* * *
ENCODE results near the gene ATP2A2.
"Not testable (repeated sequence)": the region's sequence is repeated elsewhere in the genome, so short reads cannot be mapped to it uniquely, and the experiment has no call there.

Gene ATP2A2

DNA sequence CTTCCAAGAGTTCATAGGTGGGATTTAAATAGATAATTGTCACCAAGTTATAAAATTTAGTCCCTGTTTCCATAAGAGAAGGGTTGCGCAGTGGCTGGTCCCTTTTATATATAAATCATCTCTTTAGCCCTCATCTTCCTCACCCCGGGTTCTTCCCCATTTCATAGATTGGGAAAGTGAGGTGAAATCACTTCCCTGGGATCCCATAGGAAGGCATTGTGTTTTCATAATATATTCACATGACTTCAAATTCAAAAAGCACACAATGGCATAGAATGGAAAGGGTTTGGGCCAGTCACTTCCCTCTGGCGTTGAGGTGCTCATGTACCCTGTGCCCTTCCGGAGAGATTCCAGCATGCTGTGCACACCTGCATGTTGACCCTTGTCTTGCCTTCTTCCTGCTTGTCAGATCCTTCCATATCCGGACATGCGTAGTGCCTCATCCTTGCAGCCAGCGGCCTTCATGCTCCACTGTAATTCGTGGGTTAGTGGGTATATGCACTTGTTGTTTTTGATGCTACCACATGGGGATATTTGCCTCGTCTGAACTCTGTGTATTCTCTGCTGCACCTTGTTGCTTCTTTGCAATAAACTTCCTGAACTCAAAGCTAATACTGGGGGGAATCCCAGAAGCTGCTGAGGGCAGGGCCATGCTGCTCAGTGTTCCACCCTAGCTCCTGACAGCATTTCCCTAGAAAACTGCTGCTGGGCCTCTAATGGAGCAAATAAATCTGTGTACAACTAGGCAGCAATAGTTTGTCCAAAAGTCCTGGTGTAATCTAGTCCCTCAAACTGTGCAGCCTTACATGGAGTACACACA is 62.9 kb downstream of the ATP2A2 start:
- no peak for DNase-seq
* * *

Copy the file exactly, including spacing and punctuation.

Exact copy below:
ENCODE results near the gene ATP2A2.
"Not testable (repeated sequence)": the region's sequence is repeated elsewhere in the genome, so short reads cannot be mapped to it uniquely, and the experiment has no call there.

Gene ATP2A2

DNA sequence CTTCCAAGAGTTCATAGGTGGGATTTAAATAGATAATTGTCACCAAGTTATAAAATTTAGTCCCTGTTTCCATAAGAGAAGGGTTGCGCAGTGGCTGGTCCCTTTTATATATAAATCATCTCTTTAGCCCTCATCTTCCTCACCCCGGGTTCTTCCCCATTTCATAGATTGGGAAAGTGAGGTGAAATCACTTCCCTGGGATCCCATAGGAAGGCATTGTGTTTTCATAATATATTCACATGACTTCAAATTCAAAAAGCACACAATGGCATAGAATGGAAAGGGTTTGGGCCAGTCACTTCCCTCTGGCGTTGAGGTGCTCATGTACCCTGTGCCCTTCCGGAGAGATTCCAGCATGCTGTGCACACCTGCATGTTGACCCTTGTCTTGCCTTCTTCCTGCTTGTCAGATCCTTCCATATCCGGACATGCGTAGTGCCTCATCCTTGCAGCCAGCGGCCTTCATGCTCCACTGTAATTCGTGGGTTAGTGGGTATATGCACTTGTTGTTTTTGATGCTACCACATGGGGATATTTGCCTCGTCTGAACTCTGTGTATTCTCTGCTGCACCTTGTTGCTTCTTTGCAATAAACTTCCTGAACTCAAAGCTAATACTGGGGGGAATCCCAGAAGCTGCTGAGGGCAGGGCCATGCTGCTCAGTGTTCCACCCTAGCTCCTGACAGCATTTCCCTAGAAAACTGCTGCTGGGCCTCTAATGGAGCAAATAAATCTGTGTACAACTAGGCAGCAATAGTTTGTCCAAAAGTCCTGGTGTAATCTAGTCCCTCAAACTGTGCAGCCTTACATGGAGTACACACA is 62.9 kb downstream of the ATP2A2 start:
- no peak for DNase-seq